Antisemitism, with ecclesiastical approval, took off very quickly in the Middle Ages. Violent mobs accompanying the First Crusade, and particularly the People’s Crusade of 1096, attacked Jewish communities in Germany, France, and England, and put many Jewish people to death. Expulsion of Jewish people from cities became increasingly common in the 13th to 15th centuries. Ecclesia and Synagoga, a pair of contrasting images, began to decorate the facades of churches and appear in stained glass windows: Ecclesia is a woman depicting the Christian Church triumphant, wearing a crown, holding a cross in one hand and a chalice in the other, and looking confidently forward. Synagoga, representing people of the Hebrew tradition, is a blindfolded and unhappy  looking woman, carrying a broken staff, and crushed tablets of the Law.

Antisemitism is not just hateful and discriminatory. It is irresponsibly ignorant about Jesus and early Christianity: our spiritual roots. May we proceed in this new year, with new perspectives and renewed commitment to our Faith, Hope, and Charity.

The new dawn blooms as we free it 

for there is always light 

if only we are brave enough to see it

if only we are brave enough to be it”

– Amanda Gorman (January 20, 2021 – Washington DC)


A Disease More Deadly Than Covid-19

A bit early this week due to current and evolving events….My theological observation about last week’s terrorism in Washington DC….

As we so painfully saw, thousands of Trump-inspired demonstrators  broke into and vandalized the US Capitol on Wednesday January 6th. They came from across the country, including several hundred from my home state Michigan. Angry people at war with both truth and democracy.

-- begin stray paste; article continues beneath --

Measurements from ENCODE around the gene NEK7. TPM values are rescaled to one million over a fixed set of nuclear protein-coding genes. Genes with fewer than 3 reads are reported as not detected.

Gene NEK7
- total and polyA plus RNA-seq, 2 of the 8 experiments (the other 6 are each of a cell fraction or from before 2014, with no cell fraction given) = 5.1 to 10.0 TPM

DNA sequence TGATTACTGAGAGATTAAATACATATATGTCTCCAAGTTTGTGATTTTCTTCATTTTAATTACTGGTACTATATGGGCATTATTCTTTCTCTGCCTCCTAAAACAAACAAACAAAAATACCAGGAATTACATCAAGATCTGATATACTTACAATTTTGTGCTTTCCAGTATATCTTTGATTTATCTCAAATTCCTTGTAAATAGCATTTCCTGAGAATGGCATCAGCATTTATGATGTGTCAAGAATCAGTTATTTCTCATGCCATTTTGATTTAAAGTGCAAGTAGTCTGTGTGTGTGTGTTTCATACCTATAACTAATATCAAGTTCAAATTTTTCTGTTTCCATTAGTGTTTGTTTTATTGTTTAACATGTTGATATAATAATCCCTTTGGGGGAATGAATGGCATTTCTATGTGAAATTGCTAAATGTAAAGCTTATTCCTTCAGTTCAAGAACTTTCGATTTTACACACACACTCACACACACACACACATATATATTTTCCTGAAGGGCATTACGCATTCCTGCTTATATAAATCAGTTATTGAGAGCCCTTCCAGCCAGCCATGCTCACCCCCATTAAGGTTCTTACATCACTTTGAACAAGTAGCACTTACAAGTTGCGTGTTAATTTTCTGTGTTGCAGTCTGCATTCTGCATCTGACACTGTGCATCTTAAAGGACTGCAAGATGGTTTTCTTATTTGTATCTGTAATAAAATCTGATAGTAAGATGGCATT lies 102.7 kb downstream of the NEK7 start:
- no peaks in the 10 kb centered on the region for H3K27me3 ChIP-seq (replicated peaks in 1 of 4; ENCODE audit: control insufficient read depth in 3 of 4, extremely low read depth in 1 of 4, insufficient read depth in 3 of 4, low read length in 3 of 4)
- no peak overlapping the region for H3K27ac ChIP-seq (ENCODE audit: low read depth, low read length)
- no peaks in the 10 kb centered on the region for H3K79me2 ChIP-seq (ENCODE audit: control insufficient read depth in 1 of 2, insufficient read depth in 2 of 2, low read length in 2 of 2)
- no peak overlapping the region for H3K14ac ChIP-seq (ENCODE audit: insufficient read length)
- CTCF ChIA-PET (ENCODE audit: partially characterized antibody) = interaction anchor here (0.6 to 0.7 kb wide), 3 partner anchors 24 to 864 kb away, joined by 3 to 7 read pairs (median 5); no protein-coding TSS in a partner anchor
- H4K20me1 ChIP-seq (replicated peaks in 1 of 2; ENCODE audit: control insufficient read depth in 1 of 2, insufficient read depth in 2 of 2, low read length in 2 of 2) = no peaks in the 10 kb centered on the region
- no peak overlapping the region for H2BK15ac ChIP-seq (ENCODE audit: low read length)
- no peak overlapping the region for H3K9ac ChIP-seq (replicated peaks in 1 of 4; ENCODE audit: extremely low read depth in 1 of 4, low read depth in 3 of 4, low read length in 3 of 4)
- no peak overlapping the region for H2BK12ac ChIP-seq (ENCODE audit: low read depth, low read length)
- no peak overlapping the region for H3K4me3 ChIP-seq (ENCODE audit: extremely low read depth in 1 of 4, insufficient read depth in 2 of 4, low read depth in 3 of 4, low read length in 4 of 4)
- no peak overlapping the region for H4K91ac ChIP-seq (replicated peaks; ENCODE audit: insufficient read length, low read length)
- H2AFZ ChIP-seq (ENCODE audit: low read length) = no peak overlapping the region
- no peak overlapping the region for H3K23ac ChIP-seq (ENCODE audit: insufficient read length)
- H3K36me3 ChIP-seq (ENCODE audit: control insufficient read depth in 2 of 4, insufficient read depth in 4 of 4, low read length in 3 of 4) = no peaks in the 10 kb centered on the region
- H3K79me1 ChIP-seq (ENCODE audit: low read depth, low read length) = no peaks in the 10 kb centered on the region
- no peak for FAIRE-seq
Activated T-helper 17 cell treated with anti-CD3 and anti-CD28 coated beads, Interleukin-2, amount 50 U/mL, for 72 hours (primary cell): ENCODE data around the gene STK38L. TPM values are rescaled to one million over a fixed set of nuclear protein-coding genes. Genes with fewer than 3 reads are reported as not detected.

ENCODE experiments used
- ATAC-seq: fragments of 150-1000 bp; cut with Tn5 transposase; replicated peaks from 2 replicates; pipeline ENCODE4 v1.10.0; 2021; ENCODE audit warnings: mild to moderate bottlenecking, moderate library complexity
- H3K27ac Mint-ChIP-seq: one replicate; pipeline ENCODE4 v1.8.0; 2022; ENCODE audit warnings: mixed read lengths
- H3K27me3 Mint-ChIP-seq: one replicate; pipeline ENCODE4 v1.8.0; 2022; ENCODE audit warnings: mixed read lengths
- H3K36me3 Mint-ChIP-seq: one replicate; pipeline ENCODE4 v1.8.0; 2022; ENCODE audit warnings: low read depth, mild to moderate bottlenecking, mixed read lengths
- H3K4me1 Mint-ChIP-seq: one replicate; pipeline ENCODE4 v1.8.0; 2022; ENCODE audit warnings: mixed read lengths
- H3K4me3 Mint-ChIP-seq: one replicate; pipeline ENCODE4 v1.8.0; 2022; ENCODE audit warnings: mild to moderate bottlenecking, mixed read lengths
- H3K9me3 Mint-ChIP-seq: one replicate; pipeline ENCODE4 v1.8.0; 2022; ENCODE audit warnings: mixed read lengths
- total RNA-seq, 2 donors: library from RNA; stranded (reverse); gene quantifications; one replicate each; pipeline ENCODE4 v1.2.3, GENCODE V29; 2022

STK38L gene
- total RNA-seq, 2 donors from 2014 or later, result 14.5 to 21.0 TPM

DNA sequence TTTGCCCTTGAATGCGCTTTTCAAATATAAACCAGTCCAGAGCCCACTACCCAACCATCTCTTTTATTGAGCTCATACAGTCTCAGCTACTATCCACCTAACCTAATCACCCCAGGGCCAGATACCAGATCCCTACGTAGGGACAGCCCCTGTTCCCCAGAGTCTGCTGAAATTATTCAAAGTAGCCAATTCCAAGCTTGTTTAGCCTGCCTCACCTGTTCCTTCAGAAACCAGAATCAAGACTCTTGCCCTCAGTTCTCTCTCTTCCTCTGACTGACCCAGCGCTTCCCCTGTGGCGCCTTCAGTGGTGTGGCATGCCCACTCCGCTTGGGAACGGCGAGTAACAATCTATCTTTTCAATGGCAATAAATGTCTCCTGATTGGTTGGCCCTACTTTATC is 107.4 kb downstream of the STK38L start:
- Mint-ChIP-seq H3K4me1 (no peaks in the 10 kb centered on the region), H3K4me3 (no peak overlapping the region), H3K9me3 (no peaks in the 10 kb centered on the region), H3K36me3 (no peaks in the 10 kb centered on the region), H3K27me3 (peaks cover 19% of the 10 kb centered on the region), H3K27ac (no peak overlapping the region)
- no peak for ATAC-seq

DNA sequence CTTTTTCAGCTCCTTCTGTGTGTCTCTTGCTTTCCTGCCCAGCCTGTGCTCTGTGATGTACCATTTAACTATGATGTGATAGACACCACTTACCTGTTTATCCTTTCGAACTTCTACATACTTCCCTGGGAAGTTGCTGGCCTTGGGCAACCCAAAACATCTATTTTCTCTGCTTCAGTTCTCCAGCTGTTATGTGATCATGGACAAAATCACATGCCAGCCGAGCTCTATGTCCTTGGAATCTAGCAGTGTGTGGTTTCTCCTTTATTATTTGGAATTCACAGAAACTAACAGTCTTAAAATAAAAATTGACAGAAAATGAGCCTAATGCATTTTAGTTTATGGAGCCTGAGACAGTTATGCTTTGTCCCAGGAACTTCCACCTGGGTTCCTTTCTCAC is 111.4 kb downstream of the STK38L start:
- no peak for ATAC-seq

The wild demonstrators had various affiliations — QAnon, Proud Boys, elected officials, everyday Americans — but they were united by one allegiance to their cult leader and his post truth environment. Many carried  “Christian” symbols and banners proclaiming “Jesus is my savior, Trump my president.”  They think they are saving the world from Satan. They carried crosses and flags announcing “Jesus 2020.” Constantine (272 – 337 CE),  the world’s first authoritarian “Christian” monarch, would have been very proud of them. He marched and fought along the Tiber in 312 CE with the Chi Rho, the first two letters of Christ’s name in Greek, painted on the soldiers’ shields.

Last week, the merging of Trump and Jesus was a common theme. Right-wing Catholics proclaimed their support as well. Church Militant (Ecclesia Militans) called the terrorists’ ransacking of the Capitol “an act of American patriots.” The Catholic anti-abortion LifeSite proclaimed “What I saw was a lot of people who love God and love their country.”

What I saw last week and see in this week’s news updates is a bunch of Right wing “Christians” with a neo-medieval vision incompatible with constitutional democracy. They may be on the far Right but their vision of Christ and Christianity is far wrong.

The mobsters who pillaged the US seat of government followed orders from their authoritarian leader. They beat the police with pipes. “Hang Mike Pence!” they chanted as they pressed inside. Outside, a makeshift gallows stood, ready for Biden’s execution complete with wooden steps and the noose. Guns and pipe bombs were stashed in the vicinity.

Trump exhorted his supporters “to fight.” “We will never give up, we will never concede,” he shouted, delighting the crowd and calling Democratic election victories the product of what he called “explosions of bullshit.” Trump’s faithful followers used Christian rhetoric and symbols but behaved like anti-Christian barbarians.

Very early in the Trump presidency the authoritarian cult danger signs were there:

  • Opposing critical thinking and calling it fake and leftist thinking.
  • Isolating critical authoritarian followers and penalizing them for being disloyal to his administration.
  • Emphasizing values like dishonesty and the denigration of other people: values so fundamentally contrary to the example and teaching of Jesus.